In the United States, changes in earnings homogamy contributed 14.35% of the observed increase in the CV2 of between-couple earnings inequality, similar to that reported by Gonalons-Pons and Schwartz (2017). Of this overall impact, 58% was attributable to changes among couples involving the top 20% of husbands and 19% to couples involving the bottom 20% of husbands; changes among couples involving the middle 60% of husbands contributed only 23%. As in urban China, the increasing earnings homogamy among high earners is the main driver behind the overall impact in the United States.
The main results of Table 1 and 2 are plotted in Figure 5. The dashed line y = 10% represents the linear or homogeneous assumption that changes in earnings homogamy at different levels of earnings make equal or homogeneous contributions to between-couple earnings inequality (i.e., the overall impact is evenly distributed across deciles, y = 100% / 10 = 10%). Apparently, this assumption does not fit the empirical pattern in either the Chinese or the U.S. data.
The Mechanical Relationship Between Economic Homogamy and Between-Couple Inequality
It remains unclear why the increase in earnings homogamy among high earners has such a disproportionately large impact on the earnings inequality between couples. Figures 3 and 4 offer one plausible explanation: earnings homogamy increased more among high earners in both contexts. However, this is unlikely to be the only reason. As illustrated in panels c and d of Figure 4, the magnitude of increases in earnings homogamy between the top 10% of husbands and the top 10% of wives was much larger in the United States than in urban China. However, according to Table 2, in both contexts, the proportional contribution of increases in earnings homogamy between the top 10% of husbands and their wives is almost identical (44%). This suggests another potential explanation: increases in earnings homogamy among high earners may always have the largest impact on between-couple inequality, ceteris paribus. In this section, I use simulations to ascertain the plausibility of the second explanation.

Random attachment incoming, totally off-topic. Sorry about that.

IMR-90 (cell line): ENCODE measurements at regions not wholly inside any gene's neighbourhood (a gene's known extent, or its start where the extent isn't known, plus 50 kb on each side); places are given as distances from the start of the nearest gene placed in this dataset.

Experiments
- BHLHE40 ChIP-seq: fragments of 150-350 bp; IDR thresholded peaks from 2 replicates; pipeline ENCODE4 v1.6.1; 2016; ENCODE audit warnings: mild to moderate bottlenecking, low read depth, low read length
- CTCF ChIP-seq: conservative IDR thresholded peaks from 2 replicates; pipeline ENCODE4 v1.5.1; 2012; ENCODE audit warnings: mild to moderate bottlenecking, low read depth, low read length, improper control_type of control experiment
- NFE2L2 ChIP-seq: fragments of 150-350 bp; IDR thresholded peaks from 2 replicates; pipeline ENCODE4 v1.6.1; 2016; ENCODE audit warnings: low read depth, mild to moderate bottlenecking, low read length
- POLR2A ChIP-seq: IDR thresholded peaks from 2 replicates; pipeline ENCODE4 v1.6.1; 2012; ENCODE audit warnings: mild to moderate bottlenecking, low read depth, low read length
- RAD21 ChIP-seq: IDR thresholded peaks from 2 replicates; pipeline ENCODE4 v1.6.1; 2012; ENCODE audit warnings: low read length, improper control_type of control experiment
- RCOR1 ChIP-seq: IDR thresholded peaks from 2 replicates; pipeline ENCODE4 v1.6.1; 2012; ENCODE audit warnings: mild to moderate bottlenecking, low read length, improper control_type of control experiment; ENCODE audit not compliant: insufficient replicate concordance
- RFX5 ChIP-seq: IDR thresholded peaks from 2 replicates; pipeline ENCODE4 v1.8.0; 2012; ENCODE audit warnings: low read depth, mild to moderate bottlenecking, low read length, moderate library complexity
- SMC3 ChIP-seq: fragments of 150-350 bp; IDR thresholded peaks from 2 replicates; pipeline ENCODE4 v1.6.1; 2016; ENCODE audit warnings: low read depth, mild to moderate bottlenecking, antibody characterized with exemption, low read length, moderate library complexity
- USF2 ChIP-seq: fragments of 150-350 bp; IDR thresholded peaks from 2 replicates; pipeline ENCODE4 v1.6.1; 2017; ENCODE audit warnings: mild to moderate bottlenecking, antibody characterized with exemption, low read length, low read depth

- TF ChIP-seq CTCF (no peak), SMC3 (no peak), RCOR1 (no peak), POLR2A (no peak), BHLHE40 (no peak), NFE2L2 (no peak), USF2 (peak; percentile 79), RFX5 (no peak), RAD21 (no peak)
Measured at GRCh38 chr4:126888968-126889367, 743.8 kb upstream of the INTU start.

The simulations use three artificial data examples as summarized in Table 3. Each data set consists of 5,000 couples, in which the husbands' earnings are lognormally distributed with a mean of 1 and standard deviations of 0.7, 0.5, and 0.05, respectively. The wives' earnings are also lognormally distributed with a mean of 0.6 and standard deviations of 0.4, 0.3, and 0.03, respectively. With only two parameters (mean and standard deviation), the lognormal distribution provides a simple right-skewed distribution that approximates typical income distributions in real life (Cowell 2011). A larger standard deviation indicates that the distribution is more right skewed and dispersed over a wider range—that is, more unequal.4 Among the three data sets, husbands' and wives' earnings distributions are most unequal in Data 1, modestly unequal in Data 2, and least unequal in Data 3. Husbands' and wives' earnings distributions in Data 3 are deliberately specified as being unrealistically equal (their Gini indices are close to 0). On the contrary, Data 1 is closest to the real-life situation. As Table 3 shows, the Gini indices of the gender-specific earnings distributions in Data 1 resemble those in urban China in 2013 and are lower than those in the United States in 2013.